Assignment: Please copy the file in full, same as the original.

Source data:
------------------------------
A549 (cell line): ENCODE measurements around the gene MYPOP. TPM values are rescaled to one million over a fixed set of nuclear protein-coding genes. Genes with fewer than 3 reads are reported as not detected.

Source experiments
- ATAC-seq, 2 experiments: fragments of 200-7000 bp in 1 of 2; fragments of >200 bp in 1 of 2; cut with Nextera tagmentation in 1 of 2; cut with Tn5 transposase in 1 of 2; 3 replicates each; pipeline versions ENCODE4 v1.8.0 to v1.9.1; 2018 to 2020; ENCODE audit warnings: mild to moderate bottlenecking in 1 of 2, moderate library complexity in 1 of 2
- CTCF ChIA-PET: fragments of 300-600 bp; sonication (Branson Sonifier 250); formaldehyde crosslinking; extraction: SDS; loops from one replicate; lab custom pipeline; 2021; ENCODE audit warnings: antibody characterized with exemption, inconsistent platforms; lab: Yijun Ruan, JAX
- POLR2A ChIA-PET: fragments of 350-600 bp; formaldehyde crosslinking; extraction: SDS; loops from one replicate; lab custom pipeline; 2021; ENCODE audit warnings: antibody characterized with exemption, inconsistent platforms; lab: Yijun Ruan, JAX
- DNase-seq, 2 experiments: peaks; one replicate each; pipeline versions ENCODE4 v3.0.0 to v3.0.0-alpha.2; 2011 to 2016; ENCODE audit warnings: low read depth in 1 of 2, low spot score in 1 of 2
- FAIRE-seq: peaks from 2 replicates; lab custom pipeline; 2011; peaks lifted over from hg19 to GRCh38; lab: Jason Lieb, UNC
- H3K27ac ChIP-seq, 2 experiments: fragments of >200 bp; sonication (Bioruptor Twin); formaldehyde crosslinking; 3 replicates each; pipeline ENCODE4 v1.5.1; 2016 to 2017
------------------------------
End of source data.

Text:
A549 (cell line): ENCODE measurements around the gene MYPOP. TPM values are rescaled to one million over a fixed set of nuclear protein-coding genes. Genes with fewer than 3 reads are reported as not detected.

Source experiments
- ATAC-seq, 2 experiments: fragments of 200-7000 bp in 1 of 2; fragments of >200 bp in 1 of 2; cut with Nextera tagmentation in 1 of 2; cut with Tn5 transposase in 1 of 2; 3 replicates each; pipeline versions ENCODE4 v1.8.0 to v1.9.1; 2018 to 2020; ENCODE audit warnings: mild to moderate bottlenecking in 1 of 2, moderate library complexity in 1 of 2
- CTCF ChIA-PET: fragments of 300-600 bp; sonication (Branson Sonifier 250); formaldehyde crosslinking; extraction: SDS; loops from one replicate; lab custom pipeline; 2021; ENCODE audit warnings: antibody characterized with exemption, inconsistent platforms; lab: Yijun Ruan, JAX
- POLR2A ChIA-PET: fragments of 350-600 bp; formaldehyde crosslinking; extraction: SDS; loops from one replicate; lab custom pipeline; 2021; ENCODE audit warnings: antibody characterized with exemption, inconsistent platforms; lab: Yijun Ruan, JAX
- DNase-seq, 2 experiments: peaks; one replicate each; pipeline versions ENCODE4 v3.0.0 to v3.0.0-alpha.2; 2011 to 2016; ENCODE audit warnings: low read depth in 1 of 2, low spot score in 1 of 2
- FAIRE-seq: peaks from 2 replicates; lab custom pipeline; 2011; peaks lifted over from hg19 to GRCh38; lab: Jason Lieb, UNC
- H3K27ac ChIP-seq, 2 experiments: fragments of >200 bp; sonication (Bioruptor Twin); formaldehyde crosslinking; 3 replicates each; pipeline ENCODE4 v1.5.1; 2016 to 2017